Different Finishing Options

Using the same stains and woods doesn't necessarily mean the patterns or colors will match across different pieces. Build a project from a single board and the finished piece will be visually consistent. Use several different boards, even of the same species, or mix solid wood and plywood, and you may end up with an array of glaring color surprises once the finish goes on. Stain can mitigate color differences, but it may not erase them completely. In fact, the stain may accentuate the differences, creating a more obvious mismatch from board to board.

Fortunately, using the right stains in the right order can help blend errant color challenges.

First Step: Dye

Of the two major types of stain, dye, which goes directly onto sanded, raw wood, usually does a better job of blending color and grain differences than do the more common pigment stains. Try staining oak, maple and pine with the same color of pigment stain and dye stain. The dyed portions will look a lot more similar than the pigment stained ones. That’s because the color particles are vastly smaller: small enough so they don’t just lodge in the large pores, but color universally. While any stain makes wood darker, dye’s semi-transparent nature also lets you make wood lighter, or at least brighter, without becoming muddy. This is handy for blending woods like steamed walnut. A weak dye stain of water-soluble amber or reddish-orange dye will add highlights that reduce a wan, gray look to give walnut a brighter, richer base tone. In many cases, dye alone will yield the uniformity and color you want. If not, you can move on to the next step.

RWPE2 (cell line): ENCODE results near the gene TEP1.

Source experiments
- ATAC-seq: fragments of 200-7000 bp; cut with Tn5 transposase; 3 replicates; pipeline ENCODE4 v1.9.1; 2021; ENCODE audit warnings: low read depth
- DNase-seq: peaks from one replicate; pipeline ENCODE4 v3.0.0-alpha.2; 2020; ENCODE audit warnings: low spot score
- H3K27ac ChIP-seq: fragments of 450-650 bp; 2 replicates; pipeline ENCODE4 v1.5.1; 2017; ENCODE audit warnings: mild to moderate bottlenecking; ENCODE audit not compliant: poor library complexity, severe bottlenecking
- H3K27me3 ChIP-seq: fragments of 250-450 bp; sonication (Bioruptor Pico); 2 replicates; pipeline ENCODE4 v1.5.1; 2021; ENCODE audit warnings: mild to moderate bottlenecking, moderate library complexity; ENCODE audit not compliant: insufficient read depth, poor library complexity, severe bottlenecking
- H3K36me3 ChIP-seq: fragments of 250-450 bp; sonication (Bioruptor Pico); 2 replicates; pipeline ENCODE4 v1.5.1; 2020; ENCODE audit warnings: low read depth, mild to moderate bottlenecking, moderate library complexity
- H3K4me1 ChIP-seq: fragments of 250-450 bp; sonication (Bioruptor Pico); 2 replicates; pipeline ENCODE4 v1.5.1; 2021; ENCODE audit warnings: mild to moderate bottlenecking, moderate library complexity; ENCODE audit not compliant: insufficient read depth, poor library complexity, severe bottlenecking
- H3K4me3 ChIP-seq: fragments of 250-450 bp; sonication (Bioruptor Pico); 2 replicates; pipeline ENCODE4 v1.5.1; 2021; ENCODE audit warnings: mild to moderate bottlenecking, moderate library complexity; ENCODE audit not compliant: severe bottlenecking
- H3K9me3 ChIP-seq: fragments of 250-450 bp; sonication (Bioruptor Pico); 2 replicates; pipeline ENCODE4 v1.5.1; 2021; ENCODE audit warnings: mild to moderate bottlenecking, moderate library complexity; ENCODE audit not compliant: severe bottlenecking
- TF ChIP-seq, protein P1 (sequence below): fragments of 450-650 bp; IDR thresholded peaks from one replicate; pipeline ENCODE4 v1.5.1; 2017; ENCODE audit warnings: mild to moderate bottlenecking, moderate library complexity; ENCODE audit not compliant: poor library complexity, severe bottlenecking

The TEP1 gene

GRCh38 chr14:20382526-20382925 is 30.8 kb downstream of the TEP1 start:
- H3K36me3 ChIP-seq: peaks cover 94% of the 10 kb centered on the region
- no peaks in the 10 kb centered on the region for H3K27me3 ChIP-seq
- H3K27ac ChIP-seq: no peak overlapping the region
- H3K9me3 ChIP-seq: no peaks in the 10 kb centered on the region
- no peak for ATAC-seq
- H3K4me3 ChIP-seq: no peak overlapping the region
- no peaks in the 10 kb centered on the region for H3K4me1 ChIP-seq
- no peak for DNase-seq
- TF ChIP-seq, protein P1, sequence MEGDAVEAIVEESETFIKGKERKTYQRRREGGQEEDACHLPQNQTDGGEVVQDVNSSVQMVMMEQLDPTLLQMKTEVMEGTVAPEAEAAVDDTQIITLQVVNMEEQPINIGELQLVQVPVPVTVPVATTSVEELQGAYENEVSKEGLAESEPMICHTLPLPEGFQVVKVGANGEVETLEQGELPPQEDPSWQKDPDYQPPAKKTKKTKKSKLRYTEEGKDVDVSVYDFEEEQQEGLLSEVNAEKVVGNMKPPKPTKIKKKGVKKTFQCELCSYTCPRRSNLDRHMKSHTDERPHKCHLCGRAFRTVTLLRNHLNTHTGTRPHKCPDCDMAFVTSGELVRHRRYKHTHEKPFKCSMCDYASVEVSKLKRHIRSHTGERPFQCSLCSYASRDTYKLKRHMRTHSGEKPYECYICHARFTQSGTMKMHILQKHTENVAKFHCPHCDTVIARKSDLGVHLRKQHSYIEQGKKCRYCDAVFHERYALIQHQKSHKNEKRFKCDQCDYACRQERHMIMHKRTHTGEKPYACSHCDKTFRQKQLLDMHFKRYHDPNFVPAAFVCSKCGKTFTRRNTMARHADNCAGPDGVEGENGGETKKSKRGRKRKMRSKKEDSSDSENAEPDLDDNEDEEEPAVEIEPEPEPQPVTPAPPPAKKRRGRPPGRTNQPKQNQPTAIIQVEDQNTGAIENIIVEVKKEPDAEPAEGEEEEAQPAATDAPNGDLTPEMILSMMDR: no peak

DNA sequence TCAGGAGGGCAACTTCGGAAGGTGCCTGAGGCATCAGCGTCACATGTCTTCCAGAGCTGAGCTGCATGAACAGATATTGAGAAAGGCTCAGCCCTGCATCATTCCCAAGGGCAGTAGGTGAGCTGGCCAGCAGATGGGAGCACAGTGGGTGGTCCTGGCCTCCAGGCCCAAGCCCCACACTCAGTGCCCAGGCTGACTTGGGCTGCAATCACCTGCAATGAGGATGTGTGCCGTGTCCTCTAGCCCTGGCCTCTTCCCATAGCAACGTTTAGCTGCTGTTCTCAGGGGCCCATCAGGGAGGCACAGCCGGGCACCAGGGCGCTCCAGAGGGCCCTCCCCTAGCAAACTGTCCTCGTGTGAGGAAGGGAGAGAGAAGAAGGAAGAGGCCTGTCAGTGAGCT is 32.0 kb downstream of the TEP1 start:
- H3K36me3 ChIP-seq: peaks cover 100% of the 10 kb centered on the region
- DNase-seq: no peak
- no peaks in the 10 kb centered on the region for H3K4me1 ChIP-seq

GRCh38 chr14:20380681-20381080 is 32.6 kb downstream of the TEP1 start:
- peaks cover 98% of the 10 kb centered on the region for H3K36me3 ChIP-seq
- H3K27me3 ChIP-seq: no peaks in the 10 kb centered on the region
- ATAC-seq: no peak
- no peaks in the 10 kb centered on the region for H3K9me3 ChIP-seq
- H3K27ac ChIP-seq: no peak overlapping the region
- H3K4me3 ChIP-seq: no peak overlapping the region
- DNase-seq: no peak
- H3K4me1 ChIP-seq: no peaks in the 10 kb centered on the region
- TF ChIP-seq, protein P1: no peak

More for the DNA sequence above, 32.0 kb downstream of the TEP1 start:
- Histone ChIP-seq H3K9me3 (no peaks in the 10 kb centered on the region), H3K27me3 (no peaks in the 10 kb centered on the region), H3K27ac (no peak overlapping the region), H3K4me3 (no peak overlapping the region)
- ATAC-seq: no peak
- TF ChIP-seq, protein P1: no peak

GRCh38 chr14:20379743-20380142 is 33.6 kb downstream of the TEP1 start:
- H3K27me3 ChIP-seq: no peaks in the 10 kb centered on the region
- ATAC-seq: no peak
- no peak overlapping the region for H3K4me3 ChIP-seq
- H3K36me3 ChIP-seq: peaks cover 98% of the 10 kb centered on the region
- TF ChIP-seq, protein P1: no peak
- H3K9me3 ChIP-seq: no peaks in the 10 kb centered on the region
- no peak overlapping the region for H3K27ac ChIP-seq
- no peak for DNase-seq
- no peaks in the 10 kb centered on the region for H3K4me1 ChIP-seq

Second Step: Pigment

While dyes color background wood evenly, they may leave deep pores of woods like oak or ash lighter. Stain made with 100% pigment, also called wiping stain, can correct that by filling those pores with matching color. This stain is also great for adding extra color on boards that are consistent in color, either naturally or after being dyed. This two-step approach of dye, then pigment, does an outstanding job of blending mismatched woods. It’s also a way of adding extra color to dense woods, like maple, that are sometimes a bear to get dark enough.

Third Step: Toner

If the color is still not dark enough, or if you have sections that are too light, toner is the perfect next step. Toner is clear finish tinted with color. It’s sold as one-step stain and polyurethane in either cans or aerosols, and as shading lacquer in rattle cans. You can also mix your own by adding small amounts of compatible dyes or pigments to your topcoat. Apply toner selectively on lighter colored areas, or uniformly to add color overall, but apply it sparingly. Build up too much toner and you can obliterate the wood beneath, turning beautiful wood into what looks like a solid painted surface.